Commercial real estate development is a potentially lucrative but complex undertaking that requires substantial experience, due diligence, and planning. The entire real estate development process, from site selection to stabilization, involves various phases and can sometimes take several years depending on the scale or intricacies of a project.
Even if two properties of the same asset class are being built directly across the street from one another, they will each have distinct aspects and challenges, as a wide range of factors must be taken into consideration in the development of a property.
Nonetheless, whether it’s a high-rise office building in the city or a single-family rental (SFR) community in the suburbs, there are common pillars that form the foundation of the commercial real estate development process, which begins with market research and site selection.
Market Research and Site Selection
A sponsor should perform extensive research and due diligence to identify a feasible site for development. There are many factors that sponsors check when considering potential sites, and these may change depending on the target asset class. For a multifamily property, a sponsor will select a target market by analyzing macro-economic factors, such as:
- Population and job growth
- Employment hubs
- Supply and demand trends
- Economic diversity
- Development pipeline
After selecting a target market, the sponsor will choose a specific site by performing a micro-economic analysis of potential locations for factors like:
- Relative cost basis compared to similar properties
- Land use and zoning ordinances of the site
- Rent and sales comparables
- Environmental assessment of the site
- Neighborhood amenities and quality of life
Architecture and Design
The architecture phase of the commercial real estate development process involves conceiving the potential property that can be constructed at the selected site. Preliminary concepts or mockups may have been crafted prior to this phase to begin imagining the potential uses for the site, but even more detailed designs commence as this phase progresses.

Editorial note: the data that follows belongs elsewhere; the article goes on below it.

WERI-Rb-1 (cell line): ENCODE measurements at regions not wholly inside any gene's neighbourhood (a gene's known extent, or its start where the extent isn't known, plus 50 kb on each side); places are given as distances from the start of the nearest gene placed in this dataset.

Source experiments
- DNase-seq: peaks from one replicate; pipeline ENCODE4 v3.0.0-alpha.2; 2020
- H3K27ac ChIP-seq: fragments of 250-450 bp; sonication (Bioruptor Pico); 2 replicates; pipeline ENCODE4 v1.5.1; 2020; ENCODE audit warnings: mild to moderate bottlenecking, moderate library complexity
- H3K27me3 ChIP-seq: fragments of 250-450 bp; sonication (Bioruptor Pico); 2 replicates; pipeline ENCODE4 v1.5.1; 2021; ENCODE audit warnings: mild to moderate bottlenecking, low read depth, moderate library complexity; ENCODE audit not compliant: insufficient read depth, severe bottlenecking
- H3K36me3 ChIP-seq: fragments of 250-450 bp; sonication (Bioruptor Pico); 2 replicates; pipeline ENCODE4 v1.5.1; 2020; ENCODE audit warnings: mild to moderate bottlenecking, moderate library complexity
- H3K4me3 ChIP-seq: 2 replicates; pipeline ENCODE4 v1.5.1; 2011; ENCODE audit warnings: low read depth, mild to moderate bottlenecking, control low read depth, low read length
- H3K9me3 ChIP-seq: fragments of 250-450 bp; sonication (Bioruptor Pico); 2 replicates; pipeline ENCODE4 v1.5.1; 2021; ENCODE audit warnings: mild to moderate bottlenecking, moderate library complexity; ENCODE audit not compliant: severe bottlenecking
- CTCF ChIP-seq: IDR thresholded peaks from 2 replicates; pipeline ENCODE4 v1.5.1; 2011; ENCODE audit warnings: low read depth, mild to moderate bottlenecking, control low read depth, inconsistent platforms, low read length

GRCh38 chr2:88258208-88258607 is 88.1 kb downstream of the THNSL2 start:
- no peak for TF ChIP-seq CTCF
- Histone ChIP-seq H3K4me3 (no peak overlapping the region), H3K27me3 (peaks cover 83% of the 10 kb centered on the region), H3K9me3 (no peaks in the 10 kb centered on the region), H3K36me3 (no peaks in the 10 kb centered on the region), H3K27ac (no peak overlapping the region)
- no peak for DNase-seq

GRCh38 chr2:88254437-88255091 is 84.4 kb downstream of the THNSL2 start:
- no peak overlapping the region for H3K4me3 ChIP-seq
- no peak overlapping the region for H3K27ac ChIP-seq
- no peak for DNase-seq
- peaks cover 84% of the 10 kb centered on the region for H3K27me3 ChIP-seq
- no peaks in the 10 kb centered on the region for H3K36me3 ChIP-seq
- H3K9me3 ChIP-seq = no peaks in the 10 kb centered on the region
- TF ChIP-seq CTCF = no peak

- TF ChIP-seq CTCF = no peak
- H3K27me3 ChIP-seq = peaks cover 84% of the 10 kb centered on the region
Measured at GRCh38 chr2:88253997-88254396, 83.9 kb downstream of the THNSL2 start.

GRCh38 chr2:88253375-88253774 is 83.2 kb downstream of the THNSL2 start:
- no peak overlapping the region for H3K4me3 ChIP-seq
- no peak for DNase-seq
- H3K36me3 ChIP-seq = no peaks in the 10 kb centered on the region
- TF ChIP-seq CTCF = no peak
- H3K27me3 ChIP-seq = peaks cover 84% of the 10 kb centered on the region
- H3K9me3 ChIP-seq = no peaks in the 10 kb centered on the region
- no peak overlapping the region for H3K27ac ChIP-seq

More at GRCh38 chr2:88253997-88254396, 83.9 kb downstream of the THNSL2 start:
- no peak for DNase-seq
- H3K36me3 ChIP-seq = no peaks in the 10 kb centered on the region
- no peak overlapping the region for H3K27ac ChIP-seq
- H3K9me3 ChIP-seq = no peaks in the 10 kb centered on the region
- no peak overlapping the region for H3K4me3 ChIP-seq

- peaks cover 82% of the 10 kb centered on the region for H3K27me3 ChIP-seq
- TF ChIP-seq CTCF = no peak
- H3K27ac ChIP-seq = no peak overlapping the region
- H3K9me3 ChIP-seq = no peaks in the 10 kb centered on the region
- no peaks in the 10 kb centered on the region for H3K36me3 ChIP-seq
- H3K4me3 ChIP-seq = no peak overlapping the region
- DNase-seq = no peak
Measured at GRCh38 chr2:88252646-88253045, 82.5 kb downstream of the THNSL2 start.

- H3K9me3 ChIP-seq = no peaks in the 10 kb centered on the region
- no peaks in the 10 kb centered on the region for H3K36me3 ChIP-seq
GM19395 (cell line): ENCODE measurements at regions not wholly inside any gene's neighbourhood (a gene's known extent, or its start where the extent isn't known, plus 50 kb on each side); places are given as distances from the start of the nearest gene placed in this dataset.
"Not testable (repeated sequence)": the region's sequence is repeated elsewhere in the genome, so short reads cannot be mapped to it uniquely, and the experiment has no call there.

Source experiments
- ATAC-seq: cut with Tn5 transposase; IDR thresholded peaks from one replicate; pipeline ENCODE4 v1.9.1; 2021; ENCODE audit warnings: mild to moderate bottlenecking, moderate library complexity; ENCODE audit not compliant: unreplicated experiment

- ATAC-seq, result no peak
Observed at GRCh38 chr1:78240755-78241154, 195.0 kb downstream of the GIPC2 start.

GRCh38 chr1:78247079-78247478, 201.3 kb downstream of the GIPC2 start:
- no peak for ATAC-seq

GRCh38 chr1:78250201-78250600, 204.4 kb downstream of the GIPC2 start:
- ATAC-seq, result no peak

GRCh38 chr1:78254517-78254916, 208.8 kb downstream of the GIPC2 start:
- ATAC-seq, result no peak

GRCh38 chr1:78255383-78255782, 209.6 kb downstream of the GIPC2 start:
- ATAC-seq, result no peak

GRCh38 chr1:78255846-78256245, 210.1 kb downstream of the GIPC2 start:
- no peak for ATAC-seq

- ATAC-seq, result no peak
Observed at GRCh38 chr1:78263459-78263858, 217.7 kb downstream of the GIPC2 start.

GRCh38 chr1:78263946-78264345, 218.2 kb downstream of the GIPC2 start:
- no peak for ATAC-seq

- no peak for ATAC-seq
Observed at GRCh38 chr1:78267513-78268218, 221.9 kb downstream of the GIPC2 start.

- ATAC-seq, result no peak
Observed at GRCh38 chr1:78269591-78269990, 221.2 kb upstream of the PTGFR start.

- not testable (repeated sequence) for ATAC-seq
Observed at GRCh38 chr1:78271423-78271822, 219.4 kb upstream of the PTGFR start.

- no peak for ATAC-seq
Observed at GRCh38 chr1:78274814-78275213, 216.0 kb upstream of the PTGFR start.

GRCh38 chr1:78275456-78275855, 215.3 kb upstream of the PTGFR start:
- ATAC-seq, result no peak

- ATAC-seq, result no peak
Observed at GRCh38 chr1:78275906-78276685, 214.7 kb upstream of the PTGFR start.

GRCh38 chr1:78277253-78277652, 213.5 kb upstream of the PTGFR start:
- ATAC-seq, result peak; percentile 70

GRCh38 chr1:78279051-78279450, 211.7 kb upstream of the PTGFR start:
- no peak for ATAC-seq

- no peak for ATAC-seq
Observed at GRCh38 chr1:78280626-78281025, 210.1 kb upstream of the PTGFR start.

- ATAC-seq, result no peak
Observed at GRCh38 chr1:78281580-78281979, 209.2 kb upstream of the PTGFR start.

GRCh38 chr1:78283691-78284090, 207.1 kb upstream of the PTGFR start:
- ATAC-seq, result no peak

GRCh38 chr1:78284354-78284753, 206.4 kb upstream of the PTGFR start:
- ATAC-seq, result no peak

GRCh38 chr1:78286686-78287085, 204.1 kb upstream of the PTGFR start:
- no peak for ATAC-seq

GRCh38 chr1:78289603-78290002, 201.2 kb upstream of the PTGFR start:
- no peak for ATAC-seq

For a multifamily property, teams will design the property’s layout, plans, and specifications, showing unit sizes and mixes, common areas, and amenities based on the business plan. They can refine the interior and exterior designs afterwards and tweak as necessary through value engineering. Engineering documents that define all elements of the project are also drafted, including schematics detailing mechanical, electrical, and plumbing elements of the project. The design and specifications will be submitted to the local government agency in order to receive approvals to commence construction of the project.
The entitlement stage focuses on receiving land use and building permits to construct the planned property. Land use regulations and building codes vary from city to city, so a sponsor’s experience in a specific market is advantageous. The plans will need to be approved not only for the design and characteristics of the proposed development, but also for its adherence to building codes and safety standards.